8 Oct 2019

Police negotiate with climate change protester hanging off Brisbane bridge

3:11 pm on 8 October 2019

Police are trying to negotiate with a man hanging from a harness off the underside of Brisbane's Story Bridge as climate protests take place in Brisbane, Melbourne and Sydney.

A demonstrator is arrested by police during a Extinction Rebellion protest in Melbourne on October 7, 2019.

A protester is arrested during street action by Extinction Rebellion in Melbourne. Photo: AFP

Officers were called to the bridge just after 5.50am to find climate protester Paul Jukes, 49, swinging from a makeshift harness about 10 metres below.

He is lying in a suspended hammock, surrounded by Extinction Rebellion and 'climate emergency' flags.

The left lane inbound on the Story Bridge was closed but has since been reopened as officers attempt to negotiate with Mr Jukes.

Queensland Ambulance Service medical director Stephen Rashford photographed the scene from a distance, describing it as "a waste of valuable emergency services".

"Honestly, enjoying our rights in Australia to safely protest does not give you the right to act like a moron and tie up valuable emergency services," he said in a tweet.

"Not sure affecting good people going about their business does anything but demonstrate immaturity."

Extinction Rebellion spokeswoman Laura Harland confirmed a member of the group was responsible but said the act was not part of the larger, planned protests organised in Brisbane this week.

"The group is an autonomous, decentralised movement," she said.

"Most actions, everyone in the movement isn't going to know about. [This protest has been] organised by a smaller group [within Extinction Rebellion]."

Bridge activist prepared to stay for a week

The Airlie Beach engineer hanging about 50 metres above the river said he had 30 years' experience as a rock climber and felt safe.

"I got heaps of pears, chocolate, I made up a huge Thai red curry last night, a lot of rice and water, so after a week my diet will get a bit plain, but I can stay here as long as it takes.

"Until then I've told police if they try and rescue me they'll be putting me in potentially very serious danger because of the way I've rigged the lines.

"I am safe and more than capable of rescuing myself when the Premier and Lord Mayor respond to my demands."

Mr Jukes is demanding they "declare a climate emergency".

He said he suffered a personal loss due to climate change when his late wife's memorial was destroyed in the recent Binna Burra bushfires.

"She passed away when my daughters were very young. She asked her ashes be scattered in Lamington National Park and a memorial was set up and it just burnt," he said.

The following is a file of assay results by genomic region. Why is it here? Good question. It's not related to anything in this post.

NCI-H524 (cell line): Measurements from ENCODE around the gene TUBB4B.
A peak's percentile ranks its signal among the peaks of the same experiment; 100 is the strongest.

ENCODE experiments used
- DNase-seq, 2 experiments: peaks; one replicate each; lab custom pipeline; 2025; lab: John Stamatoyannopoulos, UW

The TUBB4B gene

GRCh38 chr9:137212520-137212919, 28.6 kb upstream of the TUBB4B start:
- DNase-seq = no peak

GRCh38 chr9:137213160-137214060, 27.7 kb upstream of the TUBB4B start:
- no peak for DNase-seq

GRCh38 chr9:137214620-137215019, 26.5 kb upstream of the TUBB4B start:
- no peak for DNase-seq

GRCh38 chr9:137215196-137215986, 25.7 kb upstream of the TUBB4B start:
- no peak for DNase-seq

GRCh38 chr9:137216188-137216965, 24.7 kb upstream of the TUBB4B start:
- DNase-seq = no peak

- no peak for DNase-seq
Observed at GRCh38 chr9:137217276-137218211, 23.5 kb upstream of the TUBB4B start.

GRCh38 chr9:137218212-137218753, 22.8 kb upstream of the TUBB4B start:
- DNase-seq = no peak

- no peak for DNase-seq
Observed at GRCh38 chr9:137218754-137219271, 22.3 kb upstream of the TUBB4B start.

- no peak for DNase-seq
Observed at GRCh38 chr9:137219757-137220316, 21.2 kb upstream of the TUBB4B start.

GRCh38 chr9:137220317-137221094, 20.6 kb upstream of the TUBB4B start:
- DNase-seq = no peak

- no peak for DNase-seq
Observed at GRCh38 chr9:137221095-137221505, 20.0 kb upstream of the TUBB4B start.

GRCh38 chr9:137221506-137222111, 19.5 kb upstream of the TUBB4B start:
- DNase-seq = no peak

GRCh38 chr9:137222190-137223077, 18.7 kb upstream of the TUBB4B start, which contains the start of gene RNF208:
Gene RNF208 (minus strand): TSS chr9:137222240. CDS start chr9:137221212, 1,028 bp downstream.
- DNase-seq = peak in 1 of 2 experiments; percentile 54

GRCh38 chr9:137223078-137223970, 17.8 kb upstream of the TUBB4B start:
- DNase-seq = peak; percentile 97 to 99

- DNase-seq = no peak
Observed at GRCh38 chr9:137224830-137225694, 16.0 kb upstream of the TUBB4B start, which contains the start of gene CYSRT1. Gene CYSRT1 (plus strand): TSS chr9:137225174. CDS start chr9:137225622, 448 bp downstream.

"My daughters have lost that connection to their mother."

Mr Jukes said he planned to hand himself into authorities following the protest.

Sydney activists dress as bees, stage 'die-in'

Three protesters have been arrested in Sydney.

Dressed as bees, more than 100 protesters from the Extinction Rebellion group staged a "die-in" at Hyde Park, claiming the insects are under threat due to the human impact on the environment.

The trio arrested by police had been lying on the roadway at the intersection of Market and Elizabeth streets in the CBD.

It follows the arrest of 38 people yesterday in Sydney. People lay in the street and chained themselves to objects as part of protests around Central Station and Broadway.

Those arrested are aged between 19 and 75 and have been charged with failing to comply with police direction.

An Extinction Rebellion activist (C) is arrested by police after hundreds of protesters staged a sit-in on a busy inner-city road in Sydney on October 7, 2019.

A woman is arrested during the street protest in Sydney. Photo: AFP

Melbourne protesters 'not here to spoil everyone's day'

In Melbourne, some core members of Extinction Rebellion camped out in Carlton Gardens in the city's north overnight before heading back into the CBD.

Spokeswoman Miriam Robinson said the plan was to "swarm" city centre intersections throughout the day.

The protesters split into smaller groups, followed by small teams of police.

"Our intention is not to hold people up for hours and hours and shut the whole city down, we're not here to spoil everyone's day, that's not our reason for being," Ms Robinson said.

"What we're trying to do is draw attention to the climate emergency. And unfortunately we're driven to do things like this, because this is what gets the attention, this is what causes government to respond.

"We've done marches, we've signed petitions, we've written letters, we've done all those things, we've been doing all those things for decades, and it's not working.

"Our emissions are still going up, the climate crisis gets worse and worse, temperatures are rising, sea levels are rising."

Demonstrators stage a sit-in on a road during a Extinction Rebellion protest in Melbourne on October 7, 2019.

Protesters are planning several days of disruption in main cities, including Melbourne. Photo: AFP

Similar demonstrations blocked traffic on Monday evening, causing widespread traffic disruptions.

Ten people were arrested at a demonstration at the intersection of the busy Flinders and Swanston Streets for failing to obey orders to move on.

Two of those arrested were charged with intentionally obstructing an emergency worker.

Disruptions across Melbourne, Sydney and Brisbane by Extinction Rebellion are expected to continue for the rest of the week.


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